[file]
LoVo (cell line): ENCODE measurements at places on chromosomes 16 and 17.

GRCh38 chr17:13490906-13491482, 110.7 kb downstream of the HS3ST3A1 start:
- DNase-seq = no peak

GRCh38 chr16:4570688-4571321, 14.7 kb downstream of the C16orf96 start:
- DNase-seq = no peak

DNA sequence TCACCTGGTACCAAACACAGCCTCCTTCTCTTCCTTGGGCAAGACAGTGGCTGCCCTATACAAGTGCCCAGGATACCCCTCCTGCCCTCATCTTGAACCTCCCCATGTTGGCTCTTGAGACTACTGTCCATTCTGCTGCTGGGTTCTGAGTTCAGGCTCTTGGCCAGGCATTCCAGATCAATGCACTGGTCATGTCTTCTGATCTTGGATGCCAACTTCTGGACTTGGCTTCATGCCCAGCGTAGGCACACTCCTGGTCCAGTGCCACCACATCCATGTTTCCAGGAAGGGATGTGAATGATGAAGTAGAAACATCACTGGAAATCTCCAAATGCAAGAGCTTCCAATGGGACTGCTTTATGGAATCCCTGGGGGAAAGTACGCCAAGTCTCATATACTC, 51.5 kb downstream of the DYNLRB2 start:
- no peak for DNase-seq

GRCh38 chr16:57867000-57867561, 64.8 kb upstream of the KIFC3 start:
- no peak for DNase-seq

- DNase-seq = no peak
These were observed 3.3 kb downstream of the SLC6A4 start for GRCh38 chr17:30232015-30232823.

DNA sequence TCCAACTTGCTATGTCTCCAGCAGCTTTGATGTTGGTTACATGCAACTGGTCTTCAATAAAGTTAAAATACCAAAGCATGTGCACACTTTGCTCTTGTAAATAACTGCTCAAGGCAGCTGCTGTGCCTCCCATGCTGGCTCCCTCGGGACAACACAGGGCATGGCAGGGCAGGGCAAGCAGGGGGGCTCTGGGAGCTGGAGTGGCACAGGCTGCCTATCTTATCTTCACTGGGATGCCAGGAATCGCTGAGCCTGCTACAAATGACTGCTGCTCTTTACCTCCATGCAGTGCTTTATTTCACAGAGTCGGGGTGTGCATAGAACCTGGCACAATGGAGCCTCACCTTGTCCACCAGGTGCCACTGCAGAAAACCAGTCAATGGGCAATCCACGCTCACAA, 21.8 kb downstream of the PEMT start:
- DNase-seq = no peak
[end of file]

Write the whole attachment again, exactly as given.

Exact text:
LoVo (cell line): ENCODE measurements at places on chromosomes 16 and 17.

GRCh38 chr17:13490906-13491482, 110.7 kb downstream of the HS3ST3A1 start:
- DNase-seq = no peak

GRCh38 chr16:4570688-4571321, 14.7 kb downstream of the C16orf96 start:
- DNase-seq = no peak

DNA sequence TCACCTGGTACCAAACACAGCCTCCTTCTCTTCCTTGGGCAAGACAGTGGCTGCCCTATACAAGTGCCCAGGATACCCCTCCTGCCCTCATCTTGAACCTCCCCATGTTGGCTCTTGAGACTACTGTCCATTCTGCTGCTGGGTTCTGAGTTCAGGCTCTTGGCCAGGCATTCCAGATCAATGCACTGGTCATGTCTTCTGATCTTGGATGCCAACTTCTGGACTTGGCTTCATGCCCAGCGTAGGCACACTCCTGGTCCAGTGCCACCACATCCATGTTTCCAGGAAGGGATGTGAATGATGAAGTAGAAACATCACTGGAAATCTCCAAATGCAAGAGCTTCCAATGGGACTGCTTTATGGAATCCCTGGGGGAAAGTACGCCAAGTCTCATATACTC, 51.5 kb downstream of the DYNLRB2 start:
- no peak for DNase-seq

GRCh38 chr16:57867000-57867561, 64.8 kb upstream of the KIFC3 start:
- no peak for DNase-seq

- DNase-seq = no peak
These were observed 3.3 kb downstream of the SLC6A4 start for GRCh38 chr17:30232015-30232823.

DNA sequence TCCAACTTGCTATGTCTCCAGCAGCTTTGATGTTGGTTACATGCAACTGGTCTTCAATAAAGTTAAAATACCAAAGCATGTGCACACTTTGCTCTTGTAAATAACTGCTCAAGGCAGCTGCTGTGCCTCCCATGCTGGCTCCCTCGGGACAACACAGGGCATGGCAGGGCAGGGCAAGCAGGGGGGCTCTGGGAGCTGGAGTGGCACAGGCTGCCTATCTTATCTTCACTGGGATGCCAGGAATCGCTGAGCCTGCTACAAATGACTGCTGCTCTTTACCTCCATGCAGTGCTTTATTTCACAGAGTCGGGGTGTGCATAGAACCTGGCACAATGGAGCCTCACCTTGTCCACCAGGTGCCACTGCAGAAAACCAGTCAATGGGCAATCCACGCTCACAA, 21.8 kb downstream of the PEMT start:
- DNase-seq = no peak